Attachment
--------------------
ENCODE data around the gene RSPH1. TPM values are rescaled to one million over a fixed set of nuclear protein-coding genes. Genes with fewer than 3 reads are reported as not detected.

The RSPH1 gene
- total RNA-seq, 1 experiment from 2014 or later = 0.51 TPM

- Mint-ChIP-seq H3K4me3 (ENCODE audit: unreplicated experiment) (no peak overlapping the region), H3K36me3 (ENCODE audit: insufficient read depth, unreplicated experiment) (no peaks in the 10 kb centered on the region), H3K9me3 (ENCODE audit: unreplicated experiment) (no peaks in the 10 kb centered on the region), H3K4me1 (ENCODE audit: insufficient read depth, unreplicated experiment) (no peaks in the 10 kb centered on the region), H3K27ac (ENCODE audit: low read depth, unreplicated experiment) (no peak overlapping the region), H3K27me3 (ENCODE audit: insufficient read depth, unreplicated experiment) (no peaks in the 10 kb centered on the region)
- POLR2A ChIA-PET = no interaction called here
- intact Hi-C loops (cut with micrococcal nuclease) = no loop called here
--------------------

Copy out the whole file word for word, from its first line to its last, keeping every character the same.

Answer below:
ENCODE data around the gene RSPH1. TPM values are rescaled to one million over a fixed set of nuclear protein-coding genes. Genes with fewer than 3 reads are reported as not detected.

The RSPH1 gene
- total RNA-seq, 1 experiment from 2014 or later = 0.51 TPM

- Mint-ChIP-seq H3K4me3 (ENCODE audit: unreplicated experiment) (no peak overlapping the region), H3K36me3 (ENCODE audit: insufficient read depth, unreplicated experiment) (no peaks in the 10 kb centered on the region), H3K9me3 (ENCODE audit: unreplicated experiment) (no peaks in the 10 kb centered on the region), H3K4me1 (ENCODE audit: insufficient read depth, unreplicated experiment) (no peaks in the 10 kb centered on the region), H3K27ac (ENCODE audit: low read depth, unreplicated experiment) (no peak overlapping the region), H3K27me3 (ENCODE audit: insufficient read depth, unreplicated experiment) (no peaks in the 10 kb centered on the region)
- POLR2A ChIA-PET = no interaction called here
- intact Hi-C loops (cut with micrococcal nuclease) = no loop called here